Start by learning ‘what is the best time for you to write.’  I’m not just talking about on the calendar – but when are you able to concentrate and write productively?  Some people can only write early in the morning.  My time is late at night …and into the wee hours of the morning.  I can put my day behind me and really lose myself in my characters.  The kids joke they fell to sleep with the sound of ‘click . . . click . . . click . . . of my keyboard.

Once you find your best time for writing, be consistent, and create a new habit for that specific time frame.  Don't make excuses why you can’t write.  Do you make excuses why you can’t show up for work on time?  Well, if you do – you won’t keep that job!  Writing is a commitment.  Period.

Think about this; women have more time available to us now than any other time in history.  Say what?  Think about doing laundry for eight to ten hours in a day on a washboard or hours of cutting wood to have a warm house and a hot stove.  Don’t forget the endless hours of ironing – if you want the neighbors to know how much you care about your family and how they look. the same applies to men, who in the same respect waste unbelievable time. I could go on and on.  But the fact remains we squander so much time.

Look at your schedule and decide what’s important.  What really needs to be done and how can you streamline more time into your schedule with less effort.  This will be a real shocker – trust me.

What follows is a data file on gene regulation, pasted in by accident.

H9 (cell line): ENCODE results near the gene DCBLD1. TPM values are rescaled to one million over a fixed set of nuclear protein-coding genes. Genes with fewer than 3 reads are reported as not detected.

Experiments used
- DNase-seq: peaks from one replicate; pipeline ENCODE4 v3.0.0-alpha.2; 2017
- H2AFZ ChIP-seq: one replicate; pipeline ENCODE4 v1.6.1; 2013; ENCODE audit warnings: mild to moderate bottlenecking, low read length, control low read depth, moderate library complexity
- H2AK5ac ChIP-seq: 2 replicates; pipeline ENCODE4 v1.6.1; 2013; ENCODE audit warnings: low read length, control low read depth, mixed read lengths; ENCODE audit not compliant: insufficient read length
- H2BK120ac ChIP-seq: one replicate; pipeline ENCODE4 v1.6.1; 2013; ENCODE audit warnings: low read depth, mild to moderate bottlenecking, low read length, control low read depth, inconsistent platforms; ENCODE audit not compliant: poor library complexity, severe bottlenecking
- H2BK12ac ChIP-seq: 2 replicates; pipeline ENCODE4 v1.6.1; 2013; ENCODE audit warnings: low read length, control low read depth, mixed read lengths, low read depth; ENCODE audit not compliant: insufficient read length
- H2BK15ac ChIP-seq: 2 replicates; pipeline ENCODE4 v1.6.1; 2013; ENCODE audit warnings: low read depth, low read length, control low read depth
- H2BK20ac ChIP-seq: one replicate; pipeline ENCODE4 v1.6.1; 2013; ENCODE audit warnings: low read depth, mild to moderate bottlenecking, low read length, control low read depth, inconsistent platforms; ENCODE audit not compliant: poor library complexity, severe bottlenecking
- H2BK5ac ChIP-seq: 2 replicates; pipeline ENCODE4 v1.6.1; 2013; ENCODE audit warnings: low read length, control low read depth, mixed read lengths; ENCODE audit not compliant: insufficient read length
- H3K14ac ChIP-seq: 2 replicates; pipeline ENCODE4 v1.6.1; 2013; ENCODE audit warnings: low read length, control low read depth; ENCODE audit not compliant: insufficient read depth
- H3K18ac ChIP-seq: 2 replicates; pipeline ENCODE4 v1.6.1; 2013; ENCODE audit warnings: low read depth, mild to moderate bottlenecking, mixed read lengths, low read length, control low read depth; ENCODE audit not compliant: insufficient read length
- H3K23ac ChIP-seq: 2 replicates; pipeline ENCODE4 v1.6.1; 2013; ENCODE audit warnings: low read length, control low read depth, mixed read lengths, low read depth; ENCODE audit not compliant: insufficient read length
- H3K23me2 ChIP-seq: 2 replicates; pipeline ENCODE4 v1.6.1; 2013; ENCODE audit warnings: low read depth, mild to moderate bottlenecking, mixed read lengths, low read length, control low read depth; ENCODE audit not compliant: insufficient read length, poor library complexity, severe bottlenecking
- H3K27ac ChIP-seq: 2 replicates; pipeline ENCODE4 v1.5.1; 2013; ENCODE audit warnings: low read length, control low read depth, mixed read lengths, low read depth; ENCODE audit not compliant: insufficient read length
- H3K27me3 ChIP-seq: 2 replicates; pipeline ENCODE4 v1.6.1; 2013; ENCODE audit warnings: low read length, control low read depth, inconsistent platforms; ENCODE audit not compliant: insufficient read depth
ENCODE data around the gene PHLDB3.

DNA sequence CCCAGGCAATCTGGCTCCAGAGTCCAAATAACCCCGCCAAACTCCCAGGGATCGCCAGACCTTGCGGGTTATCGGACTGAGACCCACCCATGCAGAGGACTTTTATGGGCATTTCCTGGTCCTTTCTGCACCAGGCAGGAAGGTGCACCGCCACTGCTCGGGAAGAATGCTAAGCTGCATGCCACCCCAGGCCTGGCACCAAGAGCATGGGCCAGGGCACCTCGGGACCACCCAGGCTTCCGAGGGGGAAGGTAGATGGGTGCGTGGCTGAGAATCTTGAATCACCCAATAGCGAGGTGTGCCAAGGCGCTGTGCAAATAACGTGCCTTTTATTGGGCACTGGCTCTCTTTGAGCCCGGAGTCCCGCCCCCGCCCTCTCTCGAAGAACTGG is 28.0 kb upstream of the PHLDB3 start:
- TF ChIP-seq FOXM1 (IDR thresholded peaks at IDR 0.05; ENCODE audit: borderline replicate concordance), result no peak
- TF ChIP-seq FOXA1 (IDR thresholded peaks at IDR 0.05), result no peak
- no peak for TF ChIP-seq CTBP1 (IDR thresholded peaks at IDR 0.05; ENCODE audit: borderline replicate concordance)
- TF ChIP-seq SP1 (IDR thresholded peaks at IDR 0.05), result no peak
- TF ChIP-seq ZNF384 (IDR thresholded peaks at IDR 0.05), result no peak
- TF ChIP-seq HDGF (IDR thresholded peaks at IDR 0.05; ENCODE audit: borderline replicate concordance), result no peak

It’s actually a good idea to keep track of how much time you give yourself to write.  I now have a mental time-clock for my writing hours.  No less than two hours of writing – after I get home from my full-time job.  No less than four hours each day over the weekend.  You can be sure, most days I write more than my minimum.  The story takes over my characters . . . and the time flies as fast as my fingers on the keyboard!



This all boils down to ‘making time to write – and scheduling it into your life.’  If writing is important to you, do it for you.  Only you can make this happen.  You have to take charge of your time and fit into each day what makes you happy.  If part of that happiness is writing – I have no doubt you’ll be writing many books in the years to come!

4 comments:

Books We Love said...

I agree wholeheartedly Rita. Some nights I'm dog tired but I make myself write 200-500 words. Occasionally that's all I get, but more likely I keep going. I get up two hours before I need to leave for work in the morning and feel good if I can devote a chunk of that to writing. But I have to make the time, it doesn't happen by itself. Great post! ~ Jamie

Rita Karnopp said...

I hear you Jamie - I'm so jealous of writers who don't have to work a full time job. I can only imagine how much writing I'd get done... Rita

Sydell Voeller said...

Very inspiring, Rita! I know you've made a lot of sacrifices to keep writing...

Rita Karnopp said...

Thanks, Syndell . . . I believe all writers make a lot of sacrifices to keep writing ... that's why I admire my fellow authors! LOL Rita